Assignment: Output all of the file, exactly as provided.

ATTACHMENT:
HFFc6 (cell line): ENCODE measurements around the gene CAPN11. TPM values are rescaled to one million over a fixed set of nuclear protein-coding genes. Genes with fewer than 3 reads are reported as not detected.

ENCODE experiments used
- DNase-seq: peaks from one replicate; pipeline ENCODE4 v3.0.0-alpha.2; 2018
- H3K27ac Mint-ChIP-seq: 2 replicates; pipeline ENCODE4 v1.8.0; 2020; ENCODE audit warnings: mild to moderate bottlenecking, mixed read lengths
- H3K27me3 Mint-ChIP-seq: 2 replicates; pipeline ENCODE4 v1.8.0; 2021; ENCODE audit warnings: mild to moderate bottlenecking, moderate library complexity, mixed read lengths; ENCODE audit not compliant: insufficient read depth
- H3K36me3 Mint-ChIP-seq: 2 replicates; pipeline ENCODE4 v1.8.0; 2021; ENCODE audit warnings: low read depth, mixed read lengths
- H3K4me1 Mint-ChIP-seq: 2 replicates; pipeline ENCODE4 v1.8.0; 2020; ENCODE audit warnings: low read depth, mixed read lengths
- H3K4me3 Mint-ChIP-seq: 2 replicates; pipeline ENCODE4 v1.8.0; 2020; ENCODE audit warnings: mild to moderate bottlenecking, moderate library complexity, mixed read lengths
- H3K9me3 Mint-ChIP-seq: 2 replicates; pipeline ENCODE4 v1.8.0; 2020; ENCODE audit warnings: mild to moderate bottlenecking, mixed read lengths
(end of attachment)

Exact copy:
HFFc6 (cell line): ENCODE measurements around the gene CAPN11. TPM values are rescaled to one million over a fixed set of nuclear protein-coding genes. Genes with fewer than 3 reads are reported as not detected.

ENCODE experiments used
- DNase-seq: peaks from one replicate; pipeline ENCODE4 v3.0.0-alpha.2; 2018
- H3K27ac Mint-ChIP-seq: 2 replicates; pipeline ENCODE4 v1.8.0; 2020; ENCODE audit warnings: mild to moderate bottlenecking, mixed read lengths
- H3K27me3 Mint-ChIP-seq: 2 replicates; pipeline ENCODE4 v1.8.0; 2021; ENCODE audit warnings: mild to moderate bottlenecking, moderate library complexity, mixed read lengths; ENCODE audit not compliant: insufficient read depth
- H3K36me3 Mint-ChIP-seq: 2 replicates; pipeline ENCODE4 v1.8.0; 2021; ENCODE audit warnings: low read depth, mixed read lengths
- H3K4me1 Mint-ChIP-seq: 2 replicates; pipeline ENCODE4 v1.8.0; 2020; ENCODE audit warnings: low read depth, mixed read lengths
- H3K4me3 Mint-ChIP-seq: 2 replicates; pipeline ENCODE4 v1.8.0; 2020; ENCODE audit warnings: mild to moderate bottlenecking, moderate library complexity, mixed read lengths
- H3K9me3 Mint-ChIP-seq: 2 replicates; pipeline ENCODE4 v1.8.0; 2020; ENCODE audit warnings: mild to moderate bottlenecking, mixed read lengths